Humane Borders Water Station

Media - 2011.52.2 - SAAM-2011.52.2_1 - 79792
Copied Delilah Montoya, Humane Borders Water Station, 2004, printed 2008, inkjet print, Smithsonian American Art Museum, Gift of the Gilberto Cardenas Latino Art Collection, 2011.52.2, © 2004, Delilah Montoya

Artwork Details

Title
Humane Borders Water Station
Date
2004, printed 2008
Location
Not on view
Dimensions
image: 1947 12 in. (48.3120.7 cm) sheet: 2452 78 in. (61.0134.4 cm)
Copyright
© 2004, Delilah Montoya
Credit Line
Gift of the Gilberto Cardenas Latino Art Collection
Mediums Description
inkjet print
Classifications
Keywords
  • Landscape — weather — cloud
  • Landscape — mountain
Object Number
2011.52.2

Artwork Description

Montoya’s rough-hewn landscapes recall the work of nineteenth-century photographers that presented uninhabited views of the U.S. western frontier. She shot Desire Lines, Baboquivari Peak, AZ on the Tohono O’odham Reservation, an indigenous nation that resides on both sides of the U.S.-Mexico border. One member, concerned about the fate of border crossers within his own tribe, peppers the landscape with water-filled jugs. In these photographs, Montoya poses ethical questions about the nature of national borders.


Our America: The Latino Presence in American Art, 2013

Description in Spanish

Los paisajes escabrosos de Montoya recuerdan las fotografías del siglo XIX que presentaban el paisaje de la frontera oeste de los Estados Unidos como un sitio deshabitado. La fotografía Desire Lines, Baboquivari Peak, AZ fue tomada en la reservación Tohono O’odham, una nación indígena que reside en ambos lados de la frontera entre México y Estados Unidos. Un miembro de la tribu, preocupado por la suerte de aquellos en su comunidad que cruzan la frontera, reparte jarras llenas de agua por el campo. En estas fotografías, Montoya plantea cuestiones éticas sobre la naturaleza de las fronteras nacionales.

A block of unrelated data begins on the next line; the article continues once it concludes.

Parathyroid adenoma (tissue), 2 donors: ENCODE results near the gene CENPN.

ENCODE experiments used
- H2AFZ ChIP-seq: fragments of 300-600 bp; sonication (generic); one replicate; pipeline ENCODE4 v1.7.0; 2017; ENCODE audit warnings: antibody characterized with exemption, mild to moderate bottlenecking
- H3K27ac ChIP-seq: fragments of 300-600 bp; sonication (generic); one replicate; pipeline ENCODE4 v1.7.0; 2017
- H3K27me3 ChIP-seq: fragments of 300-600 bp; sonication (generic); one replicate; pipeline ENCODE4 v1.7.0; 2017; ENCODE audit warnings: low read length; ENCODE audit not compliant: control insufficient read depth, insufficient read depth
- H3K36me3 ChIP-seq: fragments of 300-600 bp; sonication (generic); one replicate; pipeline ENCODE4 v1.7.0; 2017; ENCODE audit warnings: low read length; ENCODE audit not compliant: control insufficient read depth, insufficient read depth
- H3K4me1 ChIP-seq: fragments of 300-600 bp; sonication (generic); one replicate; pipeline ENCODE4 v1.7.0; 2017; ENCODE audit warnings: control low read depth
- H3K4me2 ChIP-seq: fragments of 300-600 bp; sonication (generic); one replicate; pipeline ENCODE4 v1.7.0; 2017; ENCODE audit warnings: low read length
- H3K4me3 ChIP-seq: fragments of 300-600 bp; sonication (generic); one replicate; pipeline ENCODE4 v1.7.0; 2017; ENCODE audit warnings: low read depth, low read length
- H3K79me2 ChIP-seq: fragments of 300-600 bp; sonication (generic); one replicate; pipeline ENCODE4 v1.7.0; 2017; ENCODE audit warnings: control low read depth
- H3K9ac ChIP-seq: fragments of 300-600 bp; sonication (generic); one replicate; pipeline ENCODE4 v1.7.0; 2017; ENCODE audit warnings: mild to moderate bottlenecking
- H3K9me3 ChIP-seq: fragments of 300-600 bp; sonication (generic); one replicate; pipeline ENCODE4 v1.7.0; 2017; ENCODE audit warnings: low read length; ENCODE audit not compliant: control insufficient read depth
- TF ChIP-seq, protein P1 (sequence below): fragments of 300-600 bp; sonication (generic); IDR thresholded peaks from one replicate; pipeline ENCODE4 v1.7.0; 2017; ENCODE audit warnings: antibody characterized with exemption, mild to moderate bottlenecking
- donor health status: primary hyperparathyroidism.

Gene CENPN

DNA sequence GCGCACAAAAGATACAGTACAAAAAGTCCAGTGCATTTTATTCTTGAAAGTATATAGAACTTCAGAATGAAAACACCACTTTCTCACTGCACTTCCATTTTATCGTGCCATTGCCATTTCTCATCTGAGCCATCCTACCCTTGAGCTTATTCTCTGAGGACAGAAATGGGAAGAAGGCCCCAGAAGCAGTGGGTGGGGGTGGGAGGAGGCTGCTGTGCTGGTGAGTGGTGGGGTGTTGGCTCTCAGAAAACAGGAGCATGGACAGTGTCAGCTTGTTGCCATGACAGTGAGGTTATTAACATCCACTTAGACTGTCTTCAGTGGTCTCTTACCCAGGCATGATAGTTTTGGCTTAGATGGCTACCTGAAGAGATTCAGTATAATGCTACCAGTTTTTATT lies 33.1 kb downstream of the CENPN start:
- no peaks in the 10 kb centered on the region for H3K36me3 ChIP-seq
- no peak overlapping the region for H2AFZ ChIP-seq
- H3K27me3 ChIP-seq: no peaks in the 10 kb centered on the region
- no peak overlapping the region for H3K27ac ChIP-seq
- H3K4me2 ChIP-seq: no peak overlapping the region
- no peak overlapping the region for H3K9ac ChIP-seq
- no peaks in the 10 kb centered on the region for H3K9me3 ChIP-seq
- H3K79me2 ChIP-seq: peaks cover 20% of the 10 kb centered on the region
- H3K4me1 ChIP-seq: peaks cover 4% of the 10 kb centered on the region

Nuestra América: la presencia latina en el arte estadounidense, 2013

Videos

Related Books

OurAmerica_500.jpg
Our America: The Latino Presence in American Art
Our America: The Latino Presence in American Art explores how Latino artists shaped the artistic movements of their day and recalibrated key themes in American art and culture. This beautifully illustrated volume presents the rich and varied contributions of Latino artists in the United States since the mid-twentieth century, when the concept of a collective Latino identity began to emerge. Our America includes works by artists who participated in all the various artistic styles and movements, including abstract expressionism; activist, conceptual, and performance art; and classic American genres such as landscape, portraiture, and scenes of everyday life. 

Exhibitions

Media - 2011.12 - SAAM-2011.12_1 - 77591
Our America: The Latino Presence in American Art
October 24, 2013March 2, 2014
Our America: The Latino Presence in American Art presents the rich and varied contributions of Latino artists in the United States since the mid-twentieth century, when the concept of a collective Latino identity began to emerge. The exhibition is drawn entirely from the Smithsonian American Art Museum’s pioneering collection of Latino art. It explores how Latino artists shaped the artistic movements of their day and recalibrated key themes in American art and culture.